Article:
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Data from: Transient recovery dynamics of a predator–prey system under press and pulse disturbances


Karakoç, Canan et al. (2017), Data from: Transient recovery dynamics of a predator–prey system under press and pulse disturbances, Dryad, Dataset,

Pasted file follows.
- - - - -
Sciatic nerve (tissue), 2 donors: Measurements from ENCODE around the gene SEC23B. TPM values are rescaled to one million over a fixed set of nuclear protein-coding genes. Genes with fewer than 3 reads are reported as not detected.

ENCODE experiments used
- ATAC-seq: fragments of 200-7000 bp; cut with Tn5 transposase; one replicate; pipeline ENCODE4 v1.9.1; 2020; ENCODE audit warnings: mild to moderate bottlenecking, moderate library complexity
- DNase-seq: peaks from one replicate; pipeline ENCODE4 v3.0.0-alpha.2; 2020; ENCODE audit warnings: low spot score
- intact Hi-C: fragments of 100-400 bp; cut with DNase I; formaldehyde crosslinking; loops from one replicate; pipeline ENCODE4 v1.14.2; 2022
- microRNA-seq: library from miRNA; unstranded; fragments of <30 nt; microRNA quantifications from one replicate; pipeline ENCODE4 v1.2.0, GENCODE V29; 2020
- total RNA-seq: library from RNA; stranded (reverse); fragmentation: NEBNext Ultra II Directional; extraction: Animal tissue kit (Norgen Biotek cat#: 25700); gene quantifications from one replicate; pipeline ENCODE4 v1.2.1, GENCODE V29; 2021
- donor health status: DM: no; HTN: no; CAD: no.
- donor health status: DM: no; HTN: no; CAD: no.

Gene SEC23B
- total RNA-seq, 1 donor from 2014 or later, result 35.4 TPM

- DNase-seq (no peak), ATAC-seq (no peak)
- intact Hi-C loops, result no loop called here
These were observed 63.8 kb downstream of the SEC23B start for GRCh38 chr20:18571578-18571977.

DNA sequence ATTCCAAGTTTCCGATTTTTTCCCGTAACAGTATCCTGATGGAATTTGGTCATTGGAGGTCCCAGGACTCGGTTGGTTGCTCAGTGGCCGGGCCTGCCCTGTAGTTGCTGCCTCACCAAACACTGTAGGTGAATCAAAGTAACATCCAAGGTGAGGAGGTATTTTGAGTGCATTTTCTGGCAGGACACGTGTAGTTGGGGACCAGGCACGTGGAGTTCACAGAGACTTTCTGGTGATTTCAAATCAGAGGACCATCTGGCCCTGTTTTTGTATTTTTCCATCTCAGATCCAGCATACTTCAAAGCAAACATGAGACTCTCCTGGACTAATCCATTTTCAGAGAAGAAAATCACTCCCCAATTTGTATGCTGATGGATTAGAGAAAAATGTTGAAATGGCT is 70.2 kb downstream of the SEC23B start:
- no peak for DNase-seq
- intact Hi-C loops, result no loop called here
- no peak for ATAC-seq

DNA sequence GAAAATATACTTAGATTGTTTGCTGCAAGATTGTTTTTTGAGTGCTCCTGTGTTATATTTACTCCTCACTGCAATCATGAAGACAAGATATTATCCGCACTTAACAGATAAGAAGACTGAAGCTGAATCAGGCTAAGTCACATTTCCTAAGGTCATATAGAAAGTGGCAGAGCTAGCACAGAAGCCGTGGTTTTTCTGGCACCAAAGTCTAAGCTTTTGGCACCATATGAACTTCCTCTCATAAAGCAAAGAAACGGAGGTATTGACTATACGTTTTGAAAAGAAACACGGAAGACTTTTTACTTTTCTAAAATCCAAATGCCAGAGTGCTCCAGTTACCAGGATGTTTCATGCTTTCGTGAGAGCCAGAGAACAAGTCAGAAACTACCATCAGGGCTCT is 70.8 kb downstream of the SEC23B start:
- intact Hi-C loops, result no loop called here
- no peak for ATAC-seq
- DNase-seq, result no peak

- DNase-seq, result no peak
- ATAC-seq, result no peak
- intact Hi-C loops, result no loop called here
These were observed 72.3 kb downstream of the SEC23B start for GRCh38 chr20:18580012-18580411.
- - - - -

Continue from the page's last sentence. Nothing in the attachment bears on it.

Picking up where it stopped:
Background: Species recovery after disturbances depends on the strength and duration of disturbance, on the species traits and on the biotic interactions with other species. In order to understand these complex relationships, it is essential to understand mechanistically the transient dynamics of interacting species during and after disturbances. We combined microcosm experiments with simulation modelling and studied the transient recovery dynamics of a simple microbial food web under pulse and press disturbances and under different predator couplings to an alternative resource. Results: Our results reveal that although the disturbances affected predator and prey populations by the same mortality, predator populations suffered for a longer time. The resulting diminished predation stress caused a temporary phase of high prey population sizes (i.e. prey release) during and even after disturbances. Increasing duration and strength of disturbances significantly slowed down the recovery time of the predator prolonging the phase of prey release. However, the additional coupling of the predator to an alternative resource allowed the predator to recover faster after the disturbances thus shortening the phase of prey release. Conclusions: Our findings are not limited to the studied system and can be used to understand the dynamic response and recovery potential of many natural predator–prey or host–pathogen systems. They can be applied, for instance, in epidemiological and conservational contexts to regulate prey release or to avoid extinction risk of the top trophic levels under different types of disturbances.

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